Selfportrait – New York and you
Perhaps you’re fond of reading, you’re looking for something in books you don’t find elsewhere, something, that keeps you alive, literally. But it is hard to find – no Vonnegut or Gaddis or even Meier in the school library, and you can’t read Hesse anymore, Hesse’s Scientology for the pathological shy.
It was the cheerless 80’s, Reagan took office and Swiss writers couldn’t publish one sentence without being concerned that his shaky finger would press The Button. Nuclear dread. You try to talk to girls in the Mokka and keep thinking of World War III. People were dedicated to smash apartheid in South Africa while faking their orgasms like Meg Ryan. At least, Rage Against the Machine brought you smoothly into the Nineties, and eventually you go to New York – why not, you say, following a weirdo friend of yours, the only friend you have, he’s also in Helnwein and Edward Hopper. He learned precision engineering and never did it for a living because the only jobs were in the military industry. Integrity. So there you are, 25 years old, standing on the Top of the World Trade Center, desperate and lost, and you realize you came here to press your own button. And somehow dazed and benumbed and overwhelmed by choosing a suicide method out of a thousand in New York (jumping, provoke a cop, strapping a bomb to the chest – or the easiest method: running across Brooklyn Bridge without looking left or right) you strand in Barnes & Noble Book Store, there’s a reading of Kurt Vonnegut going on, you sit by the escalator and get enlightened, and – during the reading? afterwards? – in trance you grab Paul Auster’s „Hand to Mouth“ from the pile, you read the book sitting on the floor in the bookstore, and it blows your mind. You read and you think, it’s great, and I can do that, too! Call it birth or whatever. The back door. A last chance. You fly back, enthusiastic and passionate and petrified the plane won’t make it. You quit university and change town and give yourself three years to come up with something of your own for somebody else than yourself. Something beautiful and Golightly, a gift for humanity.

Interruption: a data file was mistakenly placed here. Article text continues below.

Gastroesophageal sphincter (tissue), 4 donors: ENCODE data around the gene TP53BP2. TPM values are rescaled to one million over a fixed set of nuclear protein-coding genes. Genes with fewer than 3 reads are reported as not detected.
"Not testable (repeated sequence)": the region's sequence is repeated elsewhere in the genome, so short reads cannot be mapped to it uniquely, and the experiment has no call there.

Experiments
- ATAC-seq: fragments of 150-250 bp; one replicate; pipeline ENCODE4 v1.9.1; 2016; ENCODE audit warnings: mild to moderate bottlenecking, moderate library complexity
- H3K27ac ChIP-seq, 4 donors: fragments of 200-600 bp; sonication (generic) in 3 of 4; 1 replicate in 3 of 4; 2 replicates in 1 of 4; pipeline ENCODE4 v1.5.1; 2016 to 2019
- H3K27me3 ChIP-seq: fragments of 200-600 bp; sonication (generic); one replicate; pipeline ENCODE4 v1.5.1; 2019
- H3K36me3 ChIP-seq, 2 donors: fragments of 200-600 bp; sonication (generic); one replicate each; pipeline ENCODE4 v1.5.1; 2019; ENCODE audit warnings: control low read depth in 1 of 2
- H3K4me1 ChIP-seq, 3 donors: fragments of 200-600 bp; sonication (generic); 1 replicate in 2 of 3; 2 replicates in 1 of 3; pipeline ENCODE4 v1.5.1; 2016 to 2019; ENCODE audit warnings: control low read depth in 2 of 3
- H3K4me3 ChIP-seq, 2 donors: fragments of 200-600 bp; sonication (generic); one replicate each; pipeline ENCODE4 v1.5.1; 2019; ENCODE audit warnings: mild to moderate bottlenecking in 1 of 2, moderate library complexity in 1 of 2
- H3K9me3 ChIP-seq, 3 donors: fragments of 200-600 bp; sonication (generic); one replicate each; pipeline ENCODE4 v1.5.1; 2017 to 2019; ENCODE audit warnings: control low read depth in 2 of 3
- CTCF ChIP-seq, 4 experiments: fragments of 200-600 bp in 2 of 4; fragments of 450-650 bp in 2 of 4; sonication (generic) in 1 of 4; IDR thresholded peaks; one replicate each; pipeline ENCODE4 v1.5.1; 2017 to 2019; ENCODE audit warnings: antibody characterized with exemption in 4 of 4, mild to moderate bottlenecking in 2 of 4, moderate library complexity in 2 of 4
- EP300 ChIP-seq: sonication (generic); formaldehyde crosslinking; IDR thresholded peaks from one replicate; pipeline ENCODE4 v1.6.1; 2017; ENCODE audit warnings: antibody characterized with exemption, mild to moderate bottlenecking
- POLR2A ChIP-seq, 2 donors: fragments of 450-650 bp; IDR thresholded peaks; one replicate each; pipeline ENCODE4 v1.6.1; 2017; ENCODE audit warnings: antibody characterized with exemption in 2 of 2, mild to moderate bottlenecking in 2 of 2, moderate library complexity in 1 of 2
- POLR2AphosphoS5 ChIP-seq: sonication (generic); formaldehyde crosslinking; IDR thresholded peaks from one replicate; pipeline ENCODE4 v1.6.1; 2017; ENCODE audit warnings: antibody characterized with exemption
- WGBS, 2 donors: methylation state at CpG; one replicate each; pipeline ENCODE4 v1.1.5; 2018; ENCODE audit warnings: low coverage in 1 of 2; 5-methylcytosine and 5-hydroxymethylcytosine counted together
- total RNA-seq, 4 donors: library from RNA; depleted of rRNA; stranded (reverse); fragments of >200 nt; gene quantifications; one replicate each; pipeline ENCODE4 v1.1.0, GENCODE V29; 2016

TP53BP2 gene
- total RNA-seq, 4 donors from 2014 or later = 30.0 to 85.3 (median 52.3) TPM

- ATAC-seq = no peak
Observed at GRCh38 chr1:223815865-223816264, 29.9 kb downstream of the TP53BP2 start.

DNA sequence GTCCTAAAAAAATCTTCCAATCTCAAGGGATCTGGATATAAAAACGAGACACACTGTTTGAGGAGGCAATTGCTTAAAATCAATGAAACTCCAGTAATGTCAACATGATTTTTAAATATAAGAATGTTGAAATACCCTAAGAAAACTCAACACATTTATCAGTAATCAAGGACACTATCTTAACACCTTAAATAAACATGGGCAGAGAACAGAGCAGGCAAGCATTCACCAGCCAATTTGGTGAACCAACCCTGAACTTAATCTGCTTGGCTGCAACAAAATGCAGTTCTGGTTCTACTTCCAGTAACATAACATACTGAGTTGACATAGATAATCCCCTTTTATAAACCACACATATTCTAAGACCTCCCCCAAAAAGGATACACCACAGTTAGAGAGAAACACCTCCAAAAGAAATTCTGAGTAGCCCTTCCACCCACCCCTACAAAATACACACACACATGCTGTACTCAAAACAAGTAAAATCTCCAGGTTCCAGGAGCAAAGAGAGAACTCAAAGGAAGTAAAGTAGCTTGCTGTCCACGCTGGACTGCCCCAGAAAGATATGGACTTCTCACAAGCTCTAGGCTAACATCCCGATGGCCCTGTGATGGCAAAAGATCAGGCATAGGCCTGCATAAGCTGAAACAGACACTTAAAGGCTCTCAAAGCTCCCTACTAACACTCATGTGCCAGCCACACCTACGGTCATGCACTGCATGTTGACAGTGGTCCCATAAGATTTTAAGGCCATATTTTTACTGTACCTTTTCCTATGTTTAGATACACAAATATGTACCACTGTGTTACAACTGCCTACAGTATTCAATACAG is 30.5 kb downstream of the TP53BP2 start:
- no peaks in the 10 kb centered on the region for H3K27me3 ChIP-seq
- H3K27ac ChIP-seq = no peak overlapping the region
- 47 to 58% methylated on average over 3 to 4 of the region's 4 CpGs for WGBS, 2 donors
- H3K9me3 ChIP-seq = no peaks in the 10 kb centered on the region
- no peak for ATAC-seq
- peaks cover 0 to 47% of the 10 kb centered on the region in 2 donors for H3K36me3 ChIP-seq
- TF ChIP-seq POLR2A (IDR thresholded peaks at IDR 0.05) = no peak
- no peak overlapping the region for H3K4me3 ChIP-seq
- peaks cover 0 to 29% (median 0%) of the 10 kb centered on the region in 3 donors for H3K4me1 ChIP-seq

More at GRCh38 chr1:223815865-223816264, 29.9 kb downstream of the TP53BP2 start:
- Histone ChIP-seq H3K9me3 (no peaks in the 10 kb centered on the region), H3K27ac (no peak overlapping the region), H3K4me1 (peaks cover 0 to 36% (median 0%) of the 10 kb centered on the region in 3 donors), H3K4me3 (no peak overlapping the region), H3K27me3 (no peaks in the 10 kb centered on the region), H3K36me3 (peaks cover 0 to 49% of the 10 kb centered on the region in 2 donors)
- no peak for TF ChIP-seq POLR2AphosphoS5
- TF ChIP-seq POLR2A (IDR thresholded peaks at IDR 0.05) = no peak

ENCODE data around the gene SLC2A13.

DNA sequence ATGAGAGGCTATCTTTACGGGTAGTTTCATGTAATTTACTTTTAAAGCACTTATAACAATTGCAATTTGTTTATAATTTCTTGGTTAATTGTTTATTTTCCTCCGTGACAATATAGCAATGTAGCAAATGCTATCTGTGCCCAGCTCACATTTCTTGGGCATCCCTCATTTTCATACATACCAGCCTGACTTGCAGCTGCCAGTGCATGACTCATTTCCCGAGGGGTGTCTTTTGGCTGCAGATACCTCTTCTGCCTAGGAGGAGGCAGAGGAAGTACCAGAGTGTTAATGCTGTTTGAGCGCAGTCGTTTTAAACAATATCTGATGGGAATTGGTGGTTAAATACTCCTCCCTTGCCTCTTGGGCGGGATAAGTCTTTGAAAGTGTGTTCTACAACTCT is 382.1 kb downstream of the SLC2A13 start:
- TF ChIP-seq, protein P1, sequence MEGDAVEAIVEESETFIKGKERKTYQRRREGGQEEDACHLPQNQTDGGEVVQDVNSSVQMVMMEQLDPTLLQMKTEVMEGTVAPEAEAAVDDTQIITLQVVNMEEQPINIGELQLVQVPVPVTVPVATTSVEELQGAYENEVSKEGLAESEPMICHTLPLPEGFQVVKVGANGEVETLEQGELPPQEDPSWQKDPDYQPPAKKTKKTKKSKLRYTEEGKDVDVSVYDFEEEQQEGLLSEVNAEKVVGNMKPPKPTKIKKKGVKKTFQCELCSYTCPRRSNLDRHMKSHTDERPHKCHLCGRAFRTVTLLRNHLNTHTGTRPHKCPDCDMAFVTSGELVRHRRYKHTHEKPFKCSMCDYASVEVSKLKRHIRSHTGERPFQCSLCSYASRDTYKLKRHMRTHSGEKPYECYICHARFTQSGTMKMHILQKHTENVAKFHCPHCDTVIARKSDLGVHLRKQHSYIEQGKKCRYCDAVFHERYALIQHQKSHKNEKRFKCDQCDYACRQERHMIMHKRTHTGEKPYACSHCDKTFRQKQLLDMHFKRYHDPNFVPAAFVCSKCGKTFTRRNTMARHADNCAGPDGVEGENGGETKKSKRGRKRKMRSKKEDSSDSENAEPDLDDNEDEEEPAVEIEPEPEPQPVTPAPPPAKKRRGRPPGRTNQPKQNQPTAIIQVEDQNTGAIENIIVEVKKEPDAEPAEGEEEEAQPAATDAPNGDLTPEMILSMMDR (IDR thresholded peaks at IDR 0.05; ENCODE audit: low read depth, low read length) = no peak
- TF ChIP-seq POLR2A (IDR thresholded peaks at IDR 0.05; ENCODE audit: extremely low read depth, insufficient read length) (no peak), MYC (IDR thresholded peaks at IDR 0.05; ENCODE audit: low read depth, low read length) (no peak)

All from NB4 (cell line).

Of course, when you start writing, you start as a kind of cover band of punks like Daniil Charms or Jane Bowles. Your output is breaking strings and playing out of tune, but instead of getting frustrated or angry, you listen deeper and deeper and create a little work site, a little fiefdom with your sound and line-up. It’s rarely tears of joy, but it’s healthy.
I don’t have a leader in my head – no leader, no bureaucracy. Art is for multiple personalities. If I ever come up with a novel every year, shoot me.
And all the geniuses you meet on the road! They throw in all they have to find their own voice – that, to me, is literature. I worship the mothers who gave birth to Raphael, Matto, Franz, Pedro, Marie-Jeanne, Katharina, Gabriel, Lara, Renato, Elias, Antonio, Nora, King Pepe, Markus, Ursula Timea, José, Heinz, Melinda, Hazel, Franzobel, Peter, Erica, Mr. Werner, Mr. Stadler, Mr. Šalamun, Lorenz, Urs, Gert – I admire them, I really do. Pure inspiration.